September 22, 2023
'Smart' Ponds

Photo: Yellow Finch Strategies

Water levels in the "smart" retention pond can be remote-controlled.

Climate, Sustainability and Energy

'Smart' Ponds

Technology is helping to keep nearby waterways cleaner.

Laura Cassels | 2/22/2023

As Category 4 Hurricane Ian approached in late September, a “smart” retention pond on S.R. 45 near Port Tampa Bay captured 175,000 cubic feet of the polluted flow before it hit Tampa Bay.

Technology in the pond continuously assesses its contents and rainfall forecasts to initiate an automatic release of partly filtered contents before a storm comes ashore. Operators can also remotely lower the water levels when a storm approaches. With Ian bearing down on the area, operators lowered the pond by nearly 4 feet. That created room to capture part of the deluge from Ian, preventing it from flooding the vicinity and pouring polluted stormwater unfiltered into Tampa Bay.

The Smart Pond is a project of the Florida Department of Transportation, Port Tampa Bay and National Stormwater Trust, a Maryland-based company also registered in Florida and Montana. National Stormwater equipped an existing FDOT stormwater pond near the port with OptiRTC brand sensors and app-controlled water-containment and water-release devices. A second conversion to Smart Pond tech was underway near the port in December. National Stormwater says more are planned for LeeVista Center in Orlando, JaxPort, Port Canaveral, Seascape resort in Walton County and at The Villages, where the ponds will capture stormwater for reuse in irrigating the retirement community’s golf courses.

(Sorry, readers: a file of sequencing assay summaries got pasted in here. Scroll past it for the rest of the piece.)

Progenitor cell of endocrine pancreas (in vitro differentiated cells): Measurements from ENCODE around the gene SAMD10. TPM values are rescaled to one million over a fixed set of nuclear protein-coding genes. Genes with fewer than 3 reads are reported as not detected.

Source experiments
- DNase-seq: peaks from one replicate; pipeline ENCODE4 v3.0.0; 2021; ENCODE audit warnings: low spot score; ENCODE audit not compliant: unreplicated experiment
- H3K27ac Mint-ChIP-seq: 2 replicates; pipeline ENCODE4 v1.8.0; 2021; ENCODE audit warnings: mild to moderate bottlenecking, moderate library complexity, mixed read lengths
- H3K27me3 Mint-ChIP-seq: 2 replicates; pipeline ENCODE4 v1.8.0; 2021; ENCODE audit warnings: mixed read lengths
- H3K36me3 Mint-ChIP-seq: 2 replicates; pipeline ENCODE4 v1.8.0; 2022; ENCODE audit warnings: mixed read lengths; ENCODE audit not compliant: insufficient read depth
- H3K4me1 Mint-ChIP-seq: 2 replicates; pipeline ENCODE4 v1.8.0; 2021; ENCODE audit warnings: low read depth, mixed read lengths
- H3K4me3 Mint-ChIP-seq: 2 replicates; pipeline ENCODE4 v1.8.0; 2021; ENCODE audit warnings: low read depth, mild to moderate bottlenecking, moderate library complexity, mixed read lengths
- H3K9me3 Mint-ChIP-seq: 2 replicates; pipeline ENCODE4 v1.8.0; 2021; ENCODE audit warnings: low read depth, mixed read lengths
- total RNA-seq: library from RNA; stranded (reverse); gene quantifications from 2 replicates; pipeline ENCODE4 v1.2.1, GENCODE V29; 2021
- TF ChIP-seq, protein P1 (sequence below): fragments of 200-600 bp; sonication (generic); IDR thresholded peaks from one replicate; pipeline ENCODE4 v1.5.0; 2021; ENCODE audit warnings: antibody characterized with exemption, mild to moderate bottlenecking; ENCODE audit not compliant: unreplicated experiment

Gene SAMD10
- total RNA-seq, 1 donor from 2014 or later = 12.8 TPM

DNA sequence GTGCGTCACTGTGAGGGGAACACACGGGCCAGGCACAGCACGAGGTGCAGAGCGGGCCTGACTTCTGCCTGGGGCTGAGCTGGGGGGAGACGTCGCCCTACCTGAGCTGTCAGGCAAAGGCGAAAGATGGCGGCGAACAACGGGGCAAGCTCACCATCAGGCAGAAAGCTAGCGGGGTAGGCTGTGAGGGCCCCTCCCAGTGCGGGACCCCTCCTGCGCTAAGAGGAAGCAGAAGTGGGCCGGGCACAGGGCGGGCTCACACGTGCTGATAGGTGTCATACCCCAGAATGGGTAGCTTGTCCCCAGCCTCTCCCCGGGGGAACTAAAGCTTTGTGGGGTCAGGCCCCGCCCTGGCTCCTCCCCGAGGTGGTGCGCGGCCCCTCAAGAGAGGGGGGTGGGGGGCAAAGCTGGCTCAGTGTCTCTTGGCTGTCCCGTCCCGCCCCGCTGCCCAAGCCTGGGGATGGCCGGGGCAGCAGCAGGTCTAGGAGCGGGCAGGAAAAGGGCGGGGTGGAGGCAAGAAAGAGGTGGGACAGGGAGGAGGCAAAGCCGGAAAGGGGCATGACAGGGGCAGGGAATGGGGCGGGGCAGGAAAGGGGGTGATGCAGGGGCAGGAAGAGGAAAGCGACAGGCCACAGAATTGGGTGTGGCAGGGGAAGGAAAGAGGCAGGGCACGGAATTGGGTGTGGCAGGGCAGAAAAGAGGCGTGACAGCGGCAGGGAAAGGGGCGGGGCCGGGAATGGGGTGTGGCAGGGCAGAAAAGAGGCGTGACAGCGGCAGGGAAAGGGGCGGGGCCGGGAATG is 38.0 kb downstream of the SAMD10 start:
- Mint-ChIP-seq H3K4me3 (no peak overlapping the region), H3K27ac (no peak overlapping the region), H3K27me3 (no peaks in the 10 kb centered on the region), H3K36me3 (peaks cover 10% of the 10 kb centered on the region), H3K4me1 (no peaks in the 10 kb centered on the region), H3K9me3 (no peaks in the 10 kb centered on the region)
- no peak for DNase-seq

Port Tampa Bay Environmental Director Chris Cooley says the technology succeeds both as a stormwater- control device during severe weather and routinely on sunny days when the ponds filter the water before releasing it. Nitrogen is a particularly toxic contaminant for the bay, fueling algae blooms and contributing to fish kills.

“The innovative Smart Pond technology will remove 44% more nitrogen than traditional stormwater treatment ponds, improving water quality in Tampa Bay,” Cooley says. “In addition to improving water quality, the actively managed pond will help control flooding and improve resiliency in our community.”

The Florida Recycling Partnership Foundation issued an Environmental Stewardship Award to National Stormwater Trust for its role in protecting Tampa Bay from stormwater during Hurricane Ian. The foundation is a coalition of businesses and associations, including the Florida Ports Council, the Florida Beverage Association, Pepsico, Waste Management and Cemex, a supplier of construction materials.

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